Meanwhile, while people are complaining about who Barack Obama takes a post-presidential vacation with these days as proof that the Dems are all about Wall Street, corporate America and the one percent are making it very clear who they want to remain in power.

The Republican National Committee (RNC) on Friday announced it raised $41.5 million in the first three months of 2017, its strongest-ever total for the first quarter following a presidential race. 
“Our record-setting fundraising pace has been fueled by grassroots enthusiasm for President Trump and the Republican Party,” RNC Chairwoman Ronna Romney McDaniel said in a statement. 
“The RNC is in a strong position to make an impact in key races in 2017 and 2018 as we plan to take a leading role in preserving our congressional majorities and prepare to reelect President Trump in 2020.”

The RNC said it brought in $12.2 million in March, breaking its record for biggest haul in the March after a presidential race. The committee has $41.4 million total cash on hand. 
RNC Finance Chairman Steve Wynn said the robust totals are proof voters approve of Trump leading GOP majorities in both chambers of Congress. 
“Americans across the country are expressing their belief that their best chance for a better life in our country is with continued Republican control of the House, Senate and the White House under President Trump,” he said.

Spending millions to make billions is always a good investment as the Trump regime continues to leave hundreds of key executive branch positions vacant ranging from dozens of US attorneys to hundreds of State Department employees to scores of regulatory agency positions.

And with nobody minding the store, corporate America can happily keep on breaking all the laws it wants to knowing they'll never be enforced.  They're willing to pay millions to keep it that way, too.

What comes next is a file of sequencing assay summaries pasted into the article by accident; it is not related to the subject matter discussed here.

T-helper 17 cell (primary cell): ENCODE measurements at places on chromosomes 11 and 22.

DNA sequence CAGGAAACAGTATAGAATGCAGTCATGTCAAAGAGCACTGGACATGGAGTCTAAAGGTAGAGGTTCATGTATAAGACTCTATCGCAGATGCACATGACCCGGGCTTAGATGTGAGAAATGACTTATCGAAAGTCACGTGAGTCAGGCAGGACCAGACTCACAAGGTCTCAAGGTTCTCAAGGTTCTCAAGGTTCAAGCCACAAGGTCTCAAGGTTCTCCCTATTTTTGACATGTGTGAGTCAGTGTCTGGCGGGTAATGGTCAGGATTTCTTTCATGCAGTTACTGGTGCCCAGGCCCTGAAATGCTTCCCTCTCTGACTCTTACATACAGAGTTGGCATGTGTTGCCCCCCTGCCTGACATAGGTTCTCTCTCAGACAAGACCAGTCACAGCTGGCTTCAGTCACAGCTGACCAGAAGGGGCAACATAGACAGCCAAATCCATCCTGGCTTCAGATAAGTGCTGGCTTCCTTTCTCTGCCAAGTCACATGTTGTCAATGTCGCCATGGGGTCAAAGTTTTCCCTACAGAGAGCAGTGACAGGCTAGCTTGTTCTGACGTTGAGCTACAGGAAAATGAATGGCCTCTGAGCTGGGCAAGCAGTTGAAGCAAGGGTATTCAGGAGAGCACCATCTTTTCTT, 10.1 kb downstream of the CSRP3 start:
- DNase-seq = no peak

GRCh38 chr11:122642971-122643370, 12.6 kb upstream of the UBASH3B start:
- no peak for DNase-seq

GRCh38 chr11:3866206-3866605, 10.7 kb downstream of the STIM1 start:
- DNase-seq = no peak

So far it's working great.  Just ask the RNC.

Russian To Judgment, Con't

Federal prosecutors are weighing whether to bring criminal charges against members of the WikiLeaks organization, taking a second look at a 2010 leak of diplomatic cables and military documents and investigating whether the group bears criminal responsibility for the more recent revelation of sensitive CIA cyber-tools, according to people familiar with the case.

The Justice Department under President Barack Obama had decided not to charge WikiLeaks for revealing some of the government’s most sensitive secrets — concluding that doing so would be akin to prosecuting a news organization for publishing classified information. Justice Department leadership under President Trump, though, has indicated to prosecutors that it is open to taking another look at the case, which the Obama administration did not formally close.

It is not clear whether prosecutors are also looking at WikiLeaks’ role last year in publishing emails from the Democratic National Committee and the account of Hillary Clinton campaign chairman John Podesta, which U.S. officials have said were hacked by the Russian government. Officials have said individuals “one step” removed from the Kremlin passed the stolen messages to WikiLeaks as part of a broader Russian plot to influence the 2016 presidential election.